martes, 26 de noviembre de 2013

Is Comet ISON disintegrating?

There’s evidence that Comet ISON may be disintegrating, as it hurtles toward the sun’s intense heat. If so, bummer. But the verdict isn’t in.

From and visit earthsky.org/


Comets ISON (brighter) and Encke from November 19-22, 2013 as seen encountering the solar wind. Image via Karl Battams/NRL/NASA-CIOC.


NOVEMBER 25, 2013. There has talk for some days about whether Comet ISON has fragmented. The sungrazing comet experts were saying no, but Monday morning Karl Battams – one of the great communicators at NASA’s Comet ISON Observing Campaign website – said that something is happening to the comet. There are signs it may be fragmenting. He wrote: There’s evidence that ISON’s nucleus might not be holding up well (by which I mean falling apart!) It was always a possibility…we’ll see! Later, he added: It is absolutely conceivable that ISON remains in one piece, and is just being a sungrazer. In other words, the word isn’t in yet on whether ISON is still intact. The evidence for ISON’s possible disintegration comes in the form of a rapid drop in emissions, in recent days, from a certain kind of molecule (hydrogen cyanide molecule) known to be embedded in cometary ice.

At his Bad Astronomy blog on Slate, Phil Plait explained that it’s the ice of a comet like ISON that holds the comet together. ISON is full of fresh ice. It’s a first-time visitor from the Oort comet cloud surrounding our solar system. If enough ice boils off the comet as it gets closer to the sun, the comet will literally fall apart. But how much ice has ISON lost? Enough so that the comet will fall apart? Meanwhile, dust has also been observed to be pouring from the comet. These signs could mean that ISON’s nucleus has completely disrupted. Or not. Why don’t astronomers know what will happen? Karl Battams explained: … these reports are new, and while they are undoubtedly valid, we do still need to keep observing the comet to be sure what it happening. Remember:

 Comet ISON is a dynamically new sungrazing comet, fresh in from the Oort Cloud, and the last time we saw an object like this was never! Furthermore, a sungrazing comet just three days from perihelion has never been studied in this kind of detail – we’re breaking new ground here! When we factor in your standard ‘comets are unpredictable’ disclaimer, what we have is a huge recipe for the unknown. We do know that, after traveling at least a million years from the Oort Cloud, Comet ISON is now plummeting fast toward the sun. Its perihelion or closest point to the sun will be on November 28 – Thanksgiving Day in the U.S.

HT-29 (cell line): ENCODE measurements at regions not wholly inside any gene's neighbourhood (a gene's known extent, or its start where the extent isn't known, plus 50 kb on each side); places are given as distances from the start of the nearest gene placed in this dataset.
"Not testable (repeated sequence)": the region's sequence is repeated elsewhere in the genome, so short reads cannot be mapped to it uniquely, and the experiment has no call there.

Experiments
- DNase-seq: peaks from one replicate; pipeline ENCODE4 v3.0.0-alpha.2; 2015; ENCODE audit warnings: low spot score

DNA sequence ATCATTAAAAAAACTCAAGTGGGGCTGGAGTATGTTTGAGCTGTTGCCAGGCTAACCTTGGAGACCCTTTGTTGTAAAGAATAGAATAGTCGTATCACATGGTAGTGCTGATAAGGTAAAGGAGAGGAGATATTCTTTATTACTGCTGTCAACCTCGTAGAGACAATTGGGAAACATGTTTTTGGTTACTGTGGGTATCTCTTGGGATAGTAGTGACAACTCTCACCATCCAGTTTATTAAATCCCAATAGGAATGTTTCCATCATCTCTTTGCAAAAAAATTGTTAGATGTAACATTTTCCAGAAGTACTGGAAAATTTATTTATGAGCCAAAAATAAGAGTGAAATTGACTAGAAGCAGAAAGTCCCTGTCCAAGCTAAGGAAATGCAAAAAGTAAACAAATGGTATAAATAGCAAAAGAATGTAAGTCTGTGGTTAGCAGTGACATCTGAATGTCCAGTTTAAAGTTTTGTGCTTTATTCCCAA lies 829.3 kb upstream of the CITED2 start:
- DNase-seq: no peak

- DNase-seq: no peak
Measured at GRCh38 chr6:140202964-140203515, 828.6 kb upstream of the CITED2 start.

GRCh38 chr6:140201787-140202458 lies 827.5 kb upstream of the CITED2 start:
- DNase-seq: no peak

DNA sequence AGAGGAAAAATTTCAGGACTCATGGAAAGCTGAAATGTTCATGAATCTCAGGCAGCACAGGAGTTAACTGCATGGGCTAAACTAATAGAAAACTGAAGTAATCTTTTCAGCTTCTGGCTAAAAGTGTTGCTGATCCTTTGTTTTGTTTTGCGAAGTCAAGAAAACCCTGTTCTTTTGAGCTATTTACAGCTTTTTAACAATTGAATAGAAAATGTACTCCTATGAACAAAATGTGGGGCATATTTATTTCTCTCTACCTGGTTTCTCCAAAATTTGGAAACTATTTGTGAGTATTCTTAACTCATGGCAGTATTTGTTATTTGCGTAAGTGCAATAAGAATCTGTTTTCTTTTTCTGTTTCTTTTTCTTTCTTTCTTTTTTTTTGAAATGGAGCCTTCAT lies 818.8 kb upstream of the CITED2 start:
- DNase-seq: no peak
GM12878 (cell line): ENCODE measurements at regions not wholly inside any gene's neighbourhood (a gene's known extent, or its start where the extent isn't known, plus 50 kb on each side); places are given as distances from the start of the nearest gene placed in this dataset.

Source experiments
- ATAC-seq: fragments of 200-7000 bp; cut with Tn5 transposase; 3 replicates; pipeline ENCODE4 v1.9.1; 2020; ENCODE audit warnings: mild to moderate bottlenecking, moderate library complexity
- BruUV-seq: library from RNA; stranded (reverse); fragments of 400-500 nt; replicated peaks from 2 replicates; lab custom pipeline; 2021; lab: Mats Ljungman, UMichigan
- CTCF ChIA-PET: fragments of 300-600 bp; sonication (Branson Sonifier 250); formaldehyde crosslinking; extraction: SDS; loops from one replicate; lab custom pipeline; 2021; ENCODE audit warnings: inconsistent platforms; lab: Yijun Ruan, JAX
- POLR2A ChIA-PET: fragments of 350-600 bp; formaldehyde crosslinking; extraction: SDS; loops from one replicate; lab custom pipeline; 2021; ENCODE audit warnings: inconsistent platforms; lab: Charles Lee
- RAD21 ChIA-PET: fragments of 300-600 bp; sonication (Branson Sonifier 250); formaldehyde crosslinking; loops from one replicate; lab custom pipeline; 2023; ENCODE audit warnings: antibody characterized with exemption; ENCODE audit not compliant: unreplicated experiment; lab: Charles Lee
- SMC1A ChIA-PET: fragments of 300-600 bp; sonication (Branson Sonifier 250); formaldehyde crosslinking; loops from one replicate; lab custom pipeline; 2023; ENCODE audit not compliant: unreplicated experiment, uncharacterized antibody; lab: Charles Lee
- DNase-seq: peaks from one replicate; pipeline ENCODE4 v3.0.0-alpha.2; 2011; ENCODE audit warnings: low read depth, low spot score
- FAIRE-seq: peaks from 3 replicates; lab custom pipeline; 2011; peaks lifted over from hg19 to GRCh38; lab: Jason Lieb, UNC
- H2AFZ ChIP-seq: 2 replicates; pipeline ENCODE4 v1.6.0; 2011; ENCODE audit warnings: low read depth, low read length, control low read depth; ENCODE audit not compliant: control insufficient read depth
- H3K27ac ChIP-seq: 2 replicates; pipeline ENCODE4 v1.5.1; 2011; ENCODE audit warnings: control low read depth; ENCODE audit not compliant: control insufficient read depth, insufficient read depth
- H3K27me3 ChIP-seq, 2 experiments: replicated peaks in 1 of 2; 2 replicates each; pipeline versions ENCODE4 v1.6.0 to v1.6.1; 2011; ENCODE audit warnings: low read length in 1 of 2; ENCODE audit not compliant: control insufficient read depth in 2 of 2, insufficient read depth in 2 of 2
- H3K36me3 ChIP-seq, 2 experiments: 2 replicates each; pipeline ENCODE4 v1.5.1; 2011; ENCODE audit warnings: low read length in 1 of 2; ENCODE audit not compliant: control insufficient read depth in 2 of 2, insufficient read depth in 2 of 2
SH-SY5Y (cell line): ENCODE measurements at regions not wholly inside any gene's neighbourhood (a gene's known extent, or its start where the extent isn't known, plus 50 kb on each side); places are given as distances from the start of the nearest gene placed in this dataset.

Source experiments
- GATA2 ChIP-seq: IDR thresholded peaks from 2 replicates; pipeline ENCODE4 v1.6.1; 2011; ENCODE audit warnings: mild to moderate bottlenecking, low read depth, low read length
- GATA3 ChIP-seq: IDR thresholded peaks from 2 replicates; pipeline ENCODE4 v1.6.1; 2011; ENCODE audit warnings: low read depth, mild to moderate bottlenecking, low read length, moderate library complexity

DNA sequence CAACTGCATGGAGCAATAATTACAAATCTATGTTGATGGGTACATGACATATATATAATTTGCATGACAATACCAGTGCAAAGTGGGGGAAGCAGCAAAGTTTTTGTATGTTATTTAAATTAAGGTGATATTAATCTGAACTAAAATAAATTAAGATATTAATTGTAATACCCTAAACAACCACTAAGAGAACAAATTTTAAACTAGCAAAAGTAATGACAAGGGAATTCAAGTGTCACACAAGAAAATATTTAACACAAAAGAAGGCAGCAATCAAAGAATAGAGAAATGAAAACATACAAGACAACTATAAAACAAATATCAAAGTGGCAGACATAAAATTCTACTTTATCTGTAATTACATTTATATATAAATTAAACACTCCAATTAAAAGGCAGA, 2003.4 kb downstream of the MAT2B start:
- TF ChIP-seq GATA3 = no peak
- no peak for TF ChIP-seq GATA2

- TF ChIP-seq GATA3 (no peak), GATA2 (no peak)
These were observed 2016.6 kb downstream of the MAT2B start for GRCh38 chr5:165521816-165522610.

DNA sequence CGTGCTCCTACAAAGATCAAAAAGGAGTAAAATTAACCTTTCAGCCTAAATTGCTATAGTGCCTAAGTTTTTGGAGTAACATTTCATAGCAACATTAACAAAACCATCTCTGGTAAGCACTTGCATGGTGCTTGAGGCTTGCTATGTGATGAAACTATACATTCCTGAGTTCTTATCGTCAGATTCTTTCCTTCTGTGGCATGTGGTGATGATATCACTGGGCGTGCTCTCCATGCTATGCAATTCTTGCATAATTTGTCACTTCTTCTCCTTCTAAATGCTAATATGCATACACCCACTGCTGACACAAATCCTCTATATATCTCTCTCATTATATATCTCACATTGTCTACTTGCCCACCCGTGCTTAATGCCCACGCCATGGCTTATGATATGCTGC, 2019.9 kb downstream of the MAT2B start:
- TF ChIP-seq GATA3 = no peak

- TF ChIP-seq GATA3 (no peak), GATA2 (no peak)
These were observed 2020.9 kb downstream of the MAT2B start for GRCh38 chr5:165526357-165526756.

At perihelion, the comet will be traveling at 248 miles per second, encountering solar temperatures of up to 5,000 degrees Fahrenheit. Thus this week will bring Comet ISON’s moment of truth, its day of reckoning. The comet is close to the sun on our sky’s dome now and won’t be seen from Earth this week except, perhaps, by a few experienced observers. However, NASA and ESA’s fleet of sun-observing spacecraft will be watching it. If it survives its passage near the sun, Comet ISON will return to our skies in early December, and, indeed, early December may be the best time to try to see the comet … if there is a comet left to see.




Here is Comet ISON Monday morning, November 25. It will encounter the sun on November 28 – Thanksgiving Day in the U.S. Will it survive?


View larger. | Our friend on G+, Greg Hogan, composed this view of ISON before dawn on November 19. It’s a telescopic view superimposed on a sky view, and, if you’ll contrast it to Ian’s photo (above), you’ll see that ISON is moving among the stars in the eastern, predawn sky – getting closer to the sunrise. Why? Because it’s getting closer to the sun! Closest: November 28. Afterwards, if it survives its encounter with the sun, the comet will be back in the dawn sky, hopefully brighter.


The best time to see Comet ISON should be early December, after its November 28 perihelion – or closest point to the sun – IF the comet survives!





Source and credit a earthsky.org